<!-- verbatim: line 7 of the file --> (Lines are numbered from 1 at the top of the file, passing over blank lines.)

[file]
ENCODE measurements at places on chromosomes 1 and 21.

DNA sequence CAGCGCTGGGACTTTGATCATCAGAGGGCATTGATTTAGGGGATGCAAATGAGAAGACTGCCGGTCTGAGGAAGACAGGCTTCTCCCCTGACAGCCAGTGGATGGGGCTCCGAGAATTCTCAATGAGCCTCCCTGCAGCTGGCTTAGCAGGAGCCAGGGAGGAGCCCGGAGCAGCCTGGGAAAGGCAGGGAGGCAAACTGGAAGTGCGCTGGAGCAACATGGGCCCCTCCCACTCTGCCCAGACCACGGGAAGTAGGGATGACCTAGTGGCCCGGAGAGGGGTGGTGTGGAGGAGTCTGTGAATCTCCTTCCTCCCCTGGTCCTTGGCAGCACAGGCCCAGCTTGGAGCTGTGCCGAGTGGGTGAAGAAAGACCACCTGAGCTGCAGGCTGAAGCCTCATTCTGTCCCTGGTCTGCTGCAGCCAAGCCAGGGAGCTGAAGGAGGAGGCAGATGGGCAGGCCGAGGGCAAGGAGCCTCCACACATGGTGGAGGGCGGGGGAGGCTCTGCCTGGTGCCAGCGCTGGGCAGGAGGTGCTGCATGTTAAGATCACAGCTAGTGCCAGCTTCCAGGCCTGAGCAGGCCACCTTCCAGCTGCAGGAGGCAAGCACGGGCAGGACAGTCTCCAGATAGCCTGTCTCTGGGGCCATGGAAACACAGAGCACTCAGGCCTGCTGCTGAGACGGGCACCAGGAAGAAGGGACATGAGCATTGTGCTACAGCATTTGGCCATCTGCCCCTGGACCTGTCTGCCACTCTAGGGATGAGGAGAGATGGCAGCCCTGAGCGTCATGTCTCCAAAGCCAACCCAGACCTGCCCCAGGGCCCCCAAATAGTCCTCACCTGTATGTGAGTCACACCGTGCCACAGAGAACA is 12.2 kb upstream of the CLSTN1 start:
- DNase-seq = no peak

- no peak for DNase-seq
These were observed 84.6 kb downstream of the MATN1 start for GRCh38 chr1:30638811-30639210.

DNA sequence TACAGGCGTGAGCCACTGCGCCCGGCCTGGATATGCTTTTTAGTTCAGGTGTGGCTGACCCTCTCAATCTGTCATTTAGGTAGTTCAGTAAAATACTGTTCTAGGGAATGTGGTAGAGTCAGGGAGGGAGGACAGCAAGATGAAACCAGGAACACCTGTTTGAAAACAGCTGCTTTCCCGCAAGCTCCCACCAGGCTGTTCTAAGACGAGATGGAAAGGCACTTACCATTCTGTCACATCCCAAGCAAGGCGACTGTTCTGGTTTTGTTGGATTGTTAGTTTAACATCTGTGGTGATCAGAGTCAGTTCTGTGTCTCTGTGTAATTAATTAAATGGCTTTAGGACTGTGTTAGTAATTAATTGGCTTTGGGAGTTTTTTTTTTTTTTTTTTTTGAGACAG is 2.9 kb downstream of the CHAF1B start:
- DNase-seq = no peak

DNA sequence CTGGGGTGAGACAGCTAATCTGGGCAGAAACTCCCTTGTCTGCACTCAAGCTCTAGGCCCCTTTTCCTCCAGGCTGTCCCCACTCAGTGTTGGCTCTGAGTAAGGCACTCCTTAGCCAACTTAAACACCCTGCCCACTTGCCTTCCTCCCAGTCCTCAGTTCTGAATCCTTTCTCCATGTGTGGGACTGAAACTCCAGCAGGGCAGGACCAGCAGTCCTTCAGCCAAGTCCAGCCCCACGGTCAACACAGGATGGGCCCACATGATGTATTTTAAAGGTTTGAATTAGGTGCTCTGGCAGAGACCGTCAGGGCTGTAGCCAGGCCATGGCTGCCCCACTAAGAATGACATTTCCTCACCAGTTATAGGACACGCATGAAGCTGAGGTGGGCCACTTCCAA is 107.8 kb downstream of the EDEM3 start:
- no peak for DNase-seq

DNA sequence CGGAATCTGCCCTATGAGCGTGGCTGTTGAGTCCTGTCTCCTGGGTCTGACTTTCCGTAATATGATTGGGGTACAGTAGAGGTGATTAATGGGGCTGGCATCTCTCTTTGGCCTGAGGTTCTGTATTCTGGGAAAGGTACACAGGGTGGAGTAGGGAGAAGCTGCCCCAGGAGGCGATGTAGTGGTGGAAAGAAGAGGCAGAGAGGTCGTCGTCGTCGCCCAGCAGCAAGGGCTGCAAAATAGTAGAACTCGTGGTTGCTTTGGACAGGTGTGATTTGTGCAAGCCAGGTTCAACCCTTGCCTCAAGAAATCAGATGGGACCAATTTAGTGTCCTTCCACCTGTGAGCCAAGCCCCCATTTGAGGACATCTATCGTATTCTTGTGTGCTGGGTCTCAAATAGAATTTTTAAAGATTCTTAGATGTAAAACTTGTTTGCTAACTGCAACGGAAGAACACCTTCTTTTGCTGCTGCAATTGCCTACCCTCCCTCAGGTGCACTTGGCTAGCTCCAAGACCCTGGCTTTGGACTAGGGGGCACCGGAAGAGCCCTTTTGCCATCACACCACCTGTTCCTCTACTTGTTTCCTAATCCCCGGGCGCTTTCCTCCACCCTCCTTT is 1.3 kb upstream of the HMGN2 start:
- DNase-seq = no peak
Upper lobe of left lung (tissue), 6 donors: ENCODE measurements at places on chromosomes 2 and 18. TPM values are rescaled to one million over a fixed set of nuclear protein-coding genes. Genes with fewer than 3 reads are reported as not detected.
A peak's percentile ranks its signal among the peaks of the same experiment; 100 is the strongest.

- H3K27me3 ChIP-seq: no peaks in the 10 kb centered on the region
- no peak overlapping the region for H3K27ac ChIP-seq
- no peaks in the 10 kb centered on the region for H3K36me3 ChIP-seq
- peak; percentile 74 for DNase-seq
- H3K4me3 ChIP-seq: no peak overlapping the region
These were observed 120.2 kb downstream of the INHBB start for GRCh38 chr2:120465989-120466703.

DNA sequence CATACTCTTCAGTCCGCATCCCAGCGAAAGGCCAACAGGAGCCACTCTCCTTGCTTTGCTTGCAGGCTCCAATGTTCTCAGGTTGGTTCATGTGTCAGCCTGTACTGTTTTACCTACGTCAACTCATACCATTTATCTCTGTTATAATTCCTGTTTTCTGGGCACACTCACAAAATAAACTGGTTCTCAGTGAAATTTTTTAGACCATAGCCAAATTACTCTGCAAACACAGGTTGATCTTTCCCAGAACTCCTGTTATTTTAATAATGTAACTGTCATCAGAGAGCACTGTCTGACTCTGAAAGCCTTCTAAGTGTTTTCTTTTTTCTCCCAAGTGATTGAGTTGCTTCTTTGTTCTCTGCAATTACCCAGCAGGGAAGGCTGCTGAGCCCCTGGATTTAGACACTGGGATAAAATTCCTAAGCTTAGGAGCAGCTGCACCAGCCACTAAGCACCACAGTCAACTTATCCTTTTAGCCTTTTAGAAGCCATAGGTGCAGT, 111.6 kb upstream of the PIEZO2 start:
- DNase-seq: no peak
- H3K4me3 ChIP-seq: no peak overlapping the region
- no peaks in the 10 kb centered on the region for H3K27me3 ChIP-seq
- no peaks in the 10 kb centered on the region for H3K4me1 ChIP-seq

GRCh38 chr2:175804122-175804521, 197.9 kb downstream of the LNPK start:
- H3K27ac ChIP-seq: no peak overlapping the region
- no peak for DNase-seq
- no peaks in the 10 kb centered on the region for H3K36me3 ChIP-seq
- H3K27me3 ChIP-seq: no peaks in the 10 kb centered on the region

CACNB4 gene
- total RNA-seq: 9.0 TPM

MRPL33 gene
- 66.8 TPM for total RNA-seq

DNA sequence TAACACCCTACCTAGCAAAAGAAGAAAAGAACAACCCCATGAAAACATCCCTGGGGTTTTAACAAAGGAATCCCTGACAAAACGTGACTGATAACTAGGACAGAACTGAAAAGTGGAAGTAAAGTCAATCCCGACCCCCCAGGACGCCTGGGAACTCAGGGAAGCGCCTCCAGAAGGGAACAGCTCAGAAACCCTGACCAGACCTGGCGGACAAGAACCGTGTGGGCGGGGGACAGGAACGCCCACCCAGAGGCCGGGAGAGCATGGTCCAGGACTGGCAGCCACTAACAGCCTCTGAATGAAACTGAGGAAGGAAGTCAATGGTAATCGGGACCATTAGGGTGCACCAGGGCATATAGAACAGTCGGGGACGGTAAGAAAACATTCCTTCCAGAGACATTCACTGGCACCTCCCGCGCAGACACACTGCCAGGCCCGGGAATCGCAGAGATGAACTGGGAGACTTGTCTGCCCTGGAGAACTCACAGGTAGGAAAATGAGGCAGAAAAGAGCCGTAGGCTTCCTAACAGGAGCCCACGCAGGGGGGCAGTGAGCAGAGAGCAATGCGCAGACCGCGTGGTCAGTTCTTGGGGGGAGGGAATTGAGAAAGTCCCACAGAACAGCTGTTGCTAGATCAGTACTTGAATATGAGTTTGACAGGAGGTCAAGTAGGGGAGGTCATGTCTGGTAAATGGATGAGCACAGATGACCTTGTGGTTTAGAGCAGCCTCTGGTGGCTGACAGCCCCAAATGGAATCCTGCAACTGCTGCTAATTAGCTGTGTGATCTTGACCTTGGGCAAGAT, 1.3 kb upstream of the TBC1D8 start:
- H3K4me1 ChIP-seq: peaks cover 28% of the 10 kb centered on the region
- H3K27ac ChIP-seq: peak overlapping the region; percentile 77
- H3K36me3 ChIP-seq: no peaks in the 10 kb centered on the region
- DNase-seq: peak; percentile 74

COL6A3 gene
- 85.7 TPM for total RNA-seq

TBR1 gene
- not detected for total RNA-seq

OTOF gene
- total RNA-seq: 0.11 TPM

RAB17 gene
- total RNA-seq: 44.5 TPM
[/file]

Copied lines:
- DNase-seq = no peak